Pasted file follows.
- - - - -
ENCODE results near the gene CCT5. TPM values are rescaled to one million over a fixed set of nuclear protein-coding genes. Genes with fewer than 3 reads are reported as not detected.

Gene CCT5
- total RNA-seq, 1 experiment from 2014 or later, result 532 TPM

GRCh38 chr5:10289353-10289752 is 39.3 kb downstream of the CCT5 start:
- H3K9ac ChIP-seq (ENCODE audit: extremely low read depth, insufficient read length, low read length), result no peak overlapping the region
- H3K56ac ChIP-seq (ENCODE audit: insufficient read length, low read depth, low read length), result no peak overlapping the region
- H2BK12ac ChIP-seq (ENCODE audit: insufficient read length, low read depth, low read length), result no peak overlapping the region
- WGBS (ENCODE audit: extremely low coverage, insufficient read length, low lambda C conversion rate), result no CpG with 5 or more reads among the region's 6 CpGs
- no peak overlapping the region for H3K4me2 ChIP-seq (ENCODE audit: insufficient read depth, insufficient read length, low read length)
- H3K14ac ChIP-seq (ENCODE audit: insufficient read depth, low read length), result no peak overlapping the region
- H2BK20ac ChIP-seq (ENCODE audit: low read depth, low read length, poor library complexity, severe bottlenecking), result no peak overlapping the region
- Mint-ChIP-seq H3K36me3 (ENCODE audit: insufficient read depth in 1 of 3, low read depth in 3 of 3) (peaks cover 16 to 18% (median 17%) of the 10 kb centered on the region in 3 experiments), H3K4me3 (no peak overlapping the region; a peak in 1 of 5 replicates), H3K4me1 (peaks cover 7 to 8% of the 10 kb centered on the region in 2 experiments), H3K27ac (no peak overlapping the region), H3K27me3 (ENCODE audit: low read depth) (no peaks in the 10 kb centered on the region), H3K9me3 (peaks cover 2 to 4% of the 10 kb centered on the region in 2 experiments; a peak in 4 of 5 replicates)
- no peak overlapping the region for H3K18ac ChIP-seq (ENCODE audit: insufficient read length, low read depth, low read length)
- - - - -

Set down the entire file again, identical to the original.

ENCODE results near the gene CCT5. TPM values are rescaled to one million over a fixed set of nuclear protein-coding genes. Genes with fewer than 3 reads are reported as not detected.

Gene CCT5
- total RNA-seq, 1 experiment from 2014 or later, result 532 TPM

GRCh38 chr5:10289353-10289752 is 39.3 kb downstream of the CCT5 start:
- H3K9ac ChIP-seq (ENCODE audit: extremely low read depth, insufficient read length, low read length), result no peak overlapping the region
- H3K56ac ChIP-seq (ENCODE audit: insufficient read length, low read depth, low read length), result no peak overlapping the region
- H2BK12ac ChIP-seq (ENCODE audit: insufficient read length, low read depth, low read length), result no peak overlapping the region
- WGBS (ENCODE audit: extremely low coverage, insufficient read length, low lambda C conversion rate), result no CpG with 5 or more reads among the region's 6 CpGs
- no peak overlapping the region for H3K4me2 ChIP-seq (ENCODE audit: insufficient read depth, insufficient read length, low read length)
- H3K14ac ChIP-seq (ENCODE audit: insufficient read depth, low read length), result no peak overlapping the region
- H2BK20ac ChIP-seq (ENCODE audit: low read depth, low read length, poor library complexity, severe bottlenecking), result no peak overlapping the region
- Mint-ChIP-seq H3K36me3 (ENCODE audit: insufficient read depth in 1 of 3, low read depth in 3 of 3) (peaks cover 16 to 18% (median 17%) of the 10 kb centered on the region in 3 experiments), H3K4me3 (no peak overlapping the region; a peak in 1 of 5 replicates), H3K4me1 (peaks cover 7 to 8% of the 10 kb centered on the region in 2 experiments), H3K27ac (no peak overlapping the region), H3K27me3 (ENCODE audit: low read depth) (no peaks in the 10 kb centered on the region), H3K9me3 (peaks cover 2 to 4% of the 10 kb centered on the region in 2 experiments; a peak in 4 of 5 replicates)
- no peak overlapping the region for H3K18ac ChIP-seq (ENCODE audit: insufficient read length, low read depth, low read length)